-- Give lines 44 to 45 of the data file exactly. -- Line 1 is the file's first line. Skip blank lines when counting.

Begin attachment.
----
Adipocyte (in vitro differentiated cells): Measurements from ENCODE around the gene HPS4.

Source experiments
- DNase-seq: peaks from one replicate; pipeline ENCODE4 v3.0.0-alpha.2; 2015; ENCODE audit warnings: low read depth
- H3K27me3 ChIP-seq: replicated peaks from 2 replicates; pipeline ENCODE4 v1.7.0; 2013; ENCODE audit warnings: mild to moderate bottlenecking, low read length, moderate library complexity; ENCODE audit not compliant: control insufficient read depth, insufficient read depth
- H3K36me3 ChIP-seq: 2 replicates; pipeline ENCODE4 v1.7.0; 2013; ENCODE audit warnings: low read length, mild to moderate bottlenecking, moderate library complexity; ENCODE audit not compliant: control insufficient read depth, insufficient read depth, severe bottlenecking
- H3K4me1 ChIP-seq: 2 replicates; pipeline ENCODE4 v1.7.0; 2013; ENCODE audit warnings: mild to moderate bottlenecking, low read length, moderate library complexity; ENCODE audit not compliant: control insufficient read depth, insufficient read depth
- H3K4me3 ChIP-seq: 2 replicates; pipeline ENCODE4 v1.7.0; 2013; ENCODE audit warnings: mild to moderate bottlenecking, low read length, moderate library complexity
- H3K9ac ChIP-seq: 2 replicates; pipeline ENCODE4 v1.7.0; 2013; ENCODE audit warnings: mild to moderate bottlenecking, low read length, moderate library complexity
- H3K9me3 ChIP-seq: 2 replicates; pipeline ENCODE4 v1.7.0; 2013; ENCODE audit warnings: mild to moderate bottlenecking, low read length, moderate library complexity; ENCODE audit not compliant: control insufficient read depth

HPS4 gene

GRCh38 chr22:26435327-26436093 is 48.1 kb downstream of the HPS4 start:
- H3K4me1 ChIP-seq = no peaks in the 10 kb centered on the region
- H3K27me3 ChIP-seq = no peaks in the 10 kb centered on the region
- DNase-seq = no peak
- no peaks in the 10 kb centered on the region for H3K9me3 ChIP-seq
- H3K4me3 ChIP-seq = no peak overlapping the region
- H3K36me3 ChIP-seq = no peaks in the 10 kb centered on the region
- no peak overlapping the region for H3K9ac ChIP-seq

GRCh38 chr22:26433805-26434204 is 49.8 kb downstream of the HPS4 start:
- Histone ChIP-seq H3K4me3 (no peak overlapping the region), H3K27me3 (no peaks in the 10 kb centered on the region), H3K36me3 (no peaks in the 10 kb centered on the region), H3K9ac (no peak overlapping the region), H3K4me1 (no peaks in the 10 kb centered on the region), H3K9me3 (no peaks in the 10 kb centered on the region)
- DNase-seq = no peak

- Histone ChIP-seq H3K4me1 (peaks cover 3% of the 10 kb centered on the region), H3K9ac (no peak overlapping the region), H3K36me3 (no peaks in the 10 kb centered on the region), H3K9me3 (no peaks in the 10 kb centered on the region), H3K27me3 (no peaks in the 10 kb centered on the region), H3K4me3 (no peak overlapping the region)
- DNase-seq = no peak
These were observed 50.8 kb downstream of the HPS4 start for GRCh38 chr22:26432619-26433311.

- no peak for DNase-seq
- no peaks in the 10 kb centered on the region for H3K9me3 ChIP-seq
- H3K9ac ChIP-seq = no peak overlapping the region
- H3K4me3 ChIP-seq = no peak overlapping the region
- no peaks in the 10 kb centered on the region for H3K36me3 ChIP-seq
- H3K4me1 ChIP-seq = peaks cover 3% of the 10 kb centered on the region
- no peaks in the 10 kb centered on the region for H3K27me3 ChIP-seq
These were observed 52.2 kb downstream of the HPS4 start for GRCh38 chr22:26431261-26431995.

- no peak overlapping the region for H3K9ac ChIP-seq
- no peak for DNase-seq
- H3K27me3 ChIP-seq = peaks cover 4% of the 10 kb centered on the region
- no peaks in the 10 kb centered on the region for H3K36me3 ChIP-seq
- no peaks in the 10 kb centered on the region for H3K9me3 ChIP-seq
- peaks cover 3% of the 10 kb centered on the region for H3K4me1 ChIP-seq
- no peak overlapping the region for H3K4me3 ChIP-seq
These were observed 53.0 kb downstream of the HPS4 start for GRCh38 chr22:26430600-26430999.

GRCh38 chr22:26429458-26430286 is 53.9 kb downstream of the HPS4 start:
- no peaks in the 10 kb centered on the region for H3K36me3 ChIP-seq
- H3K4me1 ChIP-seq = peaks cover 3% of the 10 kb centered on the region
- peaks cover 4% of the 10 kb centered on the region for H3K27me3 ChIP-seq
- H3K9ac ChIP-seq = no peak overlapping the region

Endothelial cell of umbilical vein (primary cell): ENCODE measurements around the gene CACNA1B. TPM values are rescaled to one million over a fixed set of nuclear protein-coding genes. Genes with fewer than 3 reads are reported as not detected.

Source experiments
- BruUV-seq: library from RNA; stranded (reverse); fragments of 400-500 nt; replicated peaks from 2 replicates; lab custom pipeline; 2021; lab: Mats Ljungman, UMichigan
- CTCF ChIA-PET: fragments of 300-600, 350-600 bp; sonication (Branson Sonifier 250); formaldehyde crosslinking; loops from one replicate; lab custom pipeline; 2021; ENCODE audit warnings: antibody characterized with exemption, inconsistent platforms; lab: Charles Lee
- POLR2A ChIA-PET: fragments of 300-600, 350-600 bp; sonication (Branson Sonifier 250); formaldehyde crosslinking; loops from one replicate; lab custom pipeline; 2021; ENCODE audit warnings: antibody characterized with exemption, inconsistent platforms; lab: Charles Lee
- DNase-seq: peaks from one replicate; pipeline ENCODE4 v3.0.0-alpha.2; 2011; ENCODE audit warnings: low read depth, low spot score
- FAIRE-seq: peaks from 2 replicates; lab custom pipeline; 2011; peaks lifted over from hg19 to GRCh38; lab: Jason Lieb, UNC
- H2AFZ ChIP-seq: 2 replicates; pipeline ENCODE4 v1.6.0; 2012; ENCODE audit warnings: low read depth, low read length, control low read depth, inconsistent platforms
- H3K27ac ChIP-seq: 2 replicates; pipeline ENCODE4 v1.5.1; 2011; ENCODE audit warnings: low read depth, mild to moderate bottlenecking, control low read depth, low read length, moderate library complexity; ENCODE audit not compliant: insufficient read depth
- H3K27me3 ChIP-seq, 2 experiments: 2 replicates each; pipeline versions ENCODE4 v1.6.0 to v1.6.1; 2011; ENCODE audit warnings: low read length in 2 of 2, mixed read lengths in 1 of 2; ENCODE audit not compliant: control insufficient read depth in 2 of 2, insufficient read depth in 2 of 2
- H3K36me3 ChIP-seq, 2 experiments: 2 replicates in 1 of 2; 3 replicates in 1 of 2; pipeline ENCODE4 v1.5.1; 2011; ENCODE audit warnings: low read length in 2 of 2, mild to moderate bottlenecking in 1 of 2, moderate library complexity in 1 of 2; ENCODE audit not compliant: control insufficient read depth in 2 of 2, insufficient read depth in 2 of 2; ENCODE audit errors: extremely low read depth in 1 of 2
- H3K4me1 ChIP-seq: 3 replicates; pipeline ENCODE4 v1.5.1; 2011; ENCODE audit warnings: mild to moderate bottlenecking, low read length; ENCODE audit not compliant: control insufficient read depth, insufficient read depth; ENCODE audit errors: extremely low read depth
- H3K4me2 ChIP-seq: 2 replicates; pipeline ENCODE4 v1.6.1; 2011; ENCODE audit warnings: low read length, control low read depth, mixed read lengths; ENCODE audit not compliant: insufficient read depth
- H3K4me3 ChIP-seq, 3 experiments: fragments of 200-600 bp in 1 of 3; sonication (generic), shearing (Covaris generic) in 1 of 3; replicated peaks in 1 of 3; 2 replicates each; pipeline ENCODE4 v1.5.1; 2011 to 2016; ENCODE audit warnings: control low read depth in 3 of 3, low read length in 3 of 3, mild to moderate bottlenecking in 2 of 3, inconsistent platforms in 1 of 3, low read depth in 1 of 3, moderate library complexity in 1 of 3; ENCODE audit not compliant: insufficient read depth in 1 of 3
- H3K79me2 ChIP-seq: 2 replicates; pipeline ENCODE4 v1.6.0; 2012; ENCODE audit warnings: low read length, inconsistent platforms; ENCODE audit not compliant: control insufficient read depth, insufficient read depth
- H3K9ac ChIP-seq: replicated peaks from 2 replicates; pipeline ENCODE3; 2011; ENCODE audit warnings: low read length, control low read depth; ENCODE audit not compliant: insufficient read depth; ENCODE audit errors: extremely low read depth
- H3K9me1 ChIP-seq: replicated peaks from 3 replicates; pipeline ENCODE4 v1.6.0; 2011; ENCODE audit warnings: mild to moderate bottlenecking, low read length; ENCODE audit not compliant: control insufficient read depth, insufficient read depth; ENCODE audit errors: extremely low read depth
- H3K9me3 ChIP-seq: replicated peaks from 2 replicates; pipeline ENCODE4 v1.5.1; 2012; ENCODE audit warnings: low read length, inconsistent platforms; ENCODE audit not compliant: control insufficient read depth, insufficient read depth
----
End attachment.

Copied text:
- peaks cover 4% of the 10 kb centered on the region for H3K27me3 ChIP-seq
- H3K9ac ChIP-seq = no peak overlapping the region